3. Bond investors are more sanguine (and that could be good)
While stock investors look highly fearful on this measure, bond investors seem less concerned about the outlook.
Just as valuation spreads indicate fear in the stock market, credit spreads—the additional yield a financially weak company pays to borrow money—indicate fear in the bond market. Credit spreads are only a little above their historical average, suggesting bond investors aren't all that worried about the kind of economic trouble that would lead to higher defaults.
Bonds have a reputation as the "smarter" market. In this case, that reputation may be deserved. Historically, the bigger the gap between stock valuation spreads and credit spreads (that is, the bigger the disconnect between high levels of fear in the stock market and lower levels of fear in the bond market) the better the S&P 500's risk-adjusted return has been over the next 6 months.
4. Cyclical sectors may be poised to lead
When investors get worried about the economy, they tend to sell out of more economically sensitive—or cyclical—sectors, like technology, materials, and consumer discretionary. Instead, they tend to favor so-called "defensive" sectors—or ones that aren't especially sensitive to the state of the economy—like utilities, health care, and consumer staples.
The rush into defensive sectors tends to push up their valuations relative to cyclical sectors. This has happened in recent months, making defensives historically expensive relative to cyclicals.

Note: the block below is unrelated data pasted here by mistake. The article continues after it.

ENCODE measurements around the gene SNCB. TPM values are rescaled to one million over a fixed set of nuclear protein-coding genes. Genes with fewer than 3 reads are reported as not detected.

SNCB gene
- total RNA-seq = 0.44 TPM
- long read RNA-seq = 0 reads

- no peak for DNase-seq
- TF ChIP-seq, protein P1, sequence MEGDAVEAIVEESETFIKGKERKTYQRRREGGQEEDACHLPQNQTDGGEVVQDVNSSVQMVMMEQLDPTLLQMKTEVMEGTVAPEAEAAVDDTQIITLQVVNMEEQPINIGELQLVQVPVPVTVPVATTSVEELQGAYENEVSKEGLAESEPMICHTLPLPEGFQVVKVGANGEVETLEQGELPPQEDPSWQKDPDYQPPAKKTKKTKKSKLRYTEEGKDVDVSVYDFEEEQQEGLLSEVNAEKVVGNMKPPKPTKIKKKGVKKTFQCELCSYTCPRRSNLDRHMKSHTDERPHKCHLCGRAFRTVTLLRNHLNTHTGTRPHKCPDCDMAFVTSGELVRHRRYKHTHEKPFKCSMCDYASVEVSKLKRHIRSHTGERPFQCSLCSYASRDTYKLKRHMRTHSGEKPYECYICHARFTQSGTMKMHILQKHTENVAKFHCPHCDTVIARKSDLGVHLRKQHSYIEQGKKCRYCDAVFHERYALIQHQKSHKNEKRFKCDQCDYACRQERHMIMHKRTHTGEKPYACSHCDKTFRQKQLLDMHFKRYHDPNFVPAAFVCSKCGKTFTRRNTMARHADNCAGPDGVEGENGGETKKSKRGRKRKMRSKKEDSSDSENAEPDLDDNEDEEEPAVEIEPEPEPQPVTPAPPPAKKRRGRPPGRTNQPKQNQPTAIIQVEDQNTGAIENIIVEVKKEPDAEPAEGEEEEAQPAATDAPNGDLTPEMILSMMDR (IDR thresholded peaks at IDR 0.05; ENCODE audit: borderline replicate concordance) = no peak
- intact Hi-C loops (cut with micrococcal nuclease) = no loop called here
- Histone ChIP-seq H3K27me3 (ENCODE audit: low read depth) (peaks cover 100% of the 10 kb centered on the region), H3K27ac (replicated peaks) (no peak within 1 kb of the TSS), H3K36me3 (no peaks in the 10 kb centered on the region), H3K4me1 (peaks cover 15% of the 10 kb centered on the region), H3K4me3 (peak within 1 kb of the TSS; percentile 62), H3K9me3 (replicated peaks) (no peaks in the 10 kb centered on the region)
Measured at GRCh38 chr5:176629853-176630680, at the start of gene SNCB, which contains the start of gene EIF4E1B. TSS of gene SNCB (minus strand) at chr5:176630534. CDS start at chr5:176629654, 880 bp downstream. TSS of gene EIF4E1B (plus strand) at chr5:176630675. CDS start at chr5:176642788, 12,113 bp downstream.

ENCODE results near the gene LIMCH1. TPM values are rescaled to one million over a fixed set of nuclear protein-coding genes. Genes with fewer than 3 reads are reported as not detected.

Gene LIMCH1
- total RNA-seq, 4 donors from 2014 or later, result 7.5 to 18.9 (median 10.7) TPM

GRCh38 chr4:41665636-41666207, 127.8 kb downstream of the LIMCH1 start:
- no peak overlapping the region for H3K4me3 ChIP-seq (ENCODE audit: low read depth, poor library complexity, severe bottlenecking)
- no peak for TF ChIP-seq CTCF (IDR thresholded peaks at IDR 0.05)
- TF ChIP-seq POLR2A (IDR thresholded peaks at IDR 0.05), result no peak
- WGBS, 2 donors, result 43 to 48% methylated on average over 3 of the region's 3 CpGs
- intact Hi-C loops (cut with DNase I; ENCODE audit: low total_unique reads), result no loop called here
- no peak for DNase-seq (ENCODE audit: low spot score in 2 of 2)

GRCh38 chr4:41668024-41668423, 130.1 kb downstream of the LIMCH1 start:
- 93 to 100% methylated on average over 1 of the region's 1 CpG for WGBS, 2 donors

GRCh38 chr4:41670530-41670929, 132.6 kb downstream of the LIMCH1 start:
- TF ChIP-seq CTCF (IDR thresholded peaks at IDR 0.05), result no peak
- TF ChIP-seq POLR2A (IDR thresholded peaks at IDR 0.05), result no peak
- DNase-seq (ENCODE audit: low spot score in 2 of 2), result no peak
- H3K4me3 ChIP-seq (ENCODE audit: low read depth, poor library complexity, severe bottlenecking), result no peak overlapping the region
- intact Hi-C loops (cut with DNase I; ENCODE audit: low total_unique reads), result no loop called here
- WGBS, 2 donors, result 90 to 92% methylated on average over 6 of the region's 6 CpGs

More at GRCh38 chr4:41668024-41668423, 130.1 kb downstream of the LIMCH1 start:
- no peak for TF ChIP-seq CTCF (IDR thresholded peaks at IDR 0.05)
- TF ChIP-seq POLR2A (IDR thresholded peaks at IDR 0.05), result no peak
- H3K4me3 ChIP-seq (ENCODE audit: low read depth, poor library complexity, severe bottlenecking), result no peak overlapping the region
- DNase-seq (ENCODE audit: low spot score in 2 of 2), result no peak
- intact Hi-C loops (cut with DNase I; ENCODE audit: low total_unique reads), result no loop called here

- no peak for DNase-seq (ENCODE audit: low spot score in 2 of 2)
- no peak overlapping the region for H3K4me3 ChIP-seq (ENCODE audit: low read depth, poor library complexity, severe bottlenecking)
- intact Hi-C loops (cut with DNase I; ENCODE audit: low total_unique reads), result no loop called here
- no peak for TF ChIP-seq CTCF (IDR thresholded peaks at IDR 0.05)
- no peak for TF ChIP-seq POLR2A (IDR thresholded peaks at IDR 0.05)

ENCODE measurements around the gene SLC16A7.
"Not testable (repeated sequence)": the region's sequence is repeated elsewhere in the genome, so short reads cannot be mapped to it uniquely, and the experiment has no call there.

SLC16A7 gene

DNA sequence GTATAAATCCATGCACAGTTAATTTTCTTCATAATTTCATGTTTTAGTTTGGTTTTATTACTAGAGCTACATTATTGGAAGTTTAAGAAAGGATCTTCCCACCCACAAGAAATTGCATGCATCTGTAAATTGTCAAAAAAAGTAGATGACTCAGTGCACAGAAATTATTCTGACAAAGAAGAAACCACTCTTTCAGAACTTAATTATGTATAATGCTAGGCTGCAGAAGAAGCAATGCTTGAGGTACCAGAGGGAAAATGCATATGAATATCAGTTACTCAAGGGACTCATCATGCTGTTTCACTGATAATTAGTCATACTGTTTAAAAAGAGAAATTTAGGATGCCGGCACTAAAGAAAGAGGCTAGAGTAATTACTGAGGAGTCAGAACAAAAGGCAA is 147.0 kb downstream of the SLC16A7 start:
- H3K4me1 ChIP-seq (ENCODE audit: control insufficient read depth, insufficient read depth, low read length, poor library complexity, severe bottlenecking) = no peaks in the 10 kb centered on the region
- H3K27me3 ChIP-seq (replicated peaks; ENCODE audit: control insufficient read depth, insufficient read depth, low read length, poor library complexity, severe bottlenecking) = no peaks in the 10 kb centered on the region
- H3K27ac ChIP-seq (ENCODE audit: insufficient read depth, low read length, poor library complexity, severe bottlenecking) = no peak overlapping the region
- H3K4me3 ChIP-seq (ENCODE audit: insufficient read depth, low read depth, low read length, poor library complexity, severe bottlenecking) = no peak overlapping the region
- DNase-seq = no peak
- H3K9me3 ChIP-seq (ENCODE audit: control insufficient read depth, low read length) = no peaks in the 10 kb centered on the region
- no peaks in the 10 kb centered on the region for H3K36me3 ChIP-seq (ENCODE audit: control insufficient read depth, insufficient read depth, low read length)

When relative valuations have hit comparable levels in the past, the stock market has tended to advance over the next 12 months. Since 1976, when the valuation difference between defensive and cyclical sectors was in the top 25% of its historical range, as it is now, the S&P 500 advanced over the next 12 months 90% of the time. Cyclical sectors typically outperformed in those periods.
5. Tech could be a sweet spot
Technology is one of those cyclical sectors that has outperformed in similar periods in the past.
Tech has suffered over the past year, largely because of rising interest rates. Now things might be turning around. Bond yields fell massively in March, with the yield on the 2-year Treasury note dropping almost 15%. After comparable yield declines in the past, the tech sector has outperformed the market almost two-thirds of the time over the next 6 months.
Within technology, semiconductors look especially appealing. The industry's price-to-book-value ratio is in the bottom 25% of its historical range. From these price-to-book levels, semiconductor stocks have outperformed the overall market by 15 percentage points over the next 12 months, on average.
To be sure, economic slowdown remains a possibility, and past performance can never guarantee future results. Still, my research suggests reasons to stay positive about the broad market and cyclicals, including technology.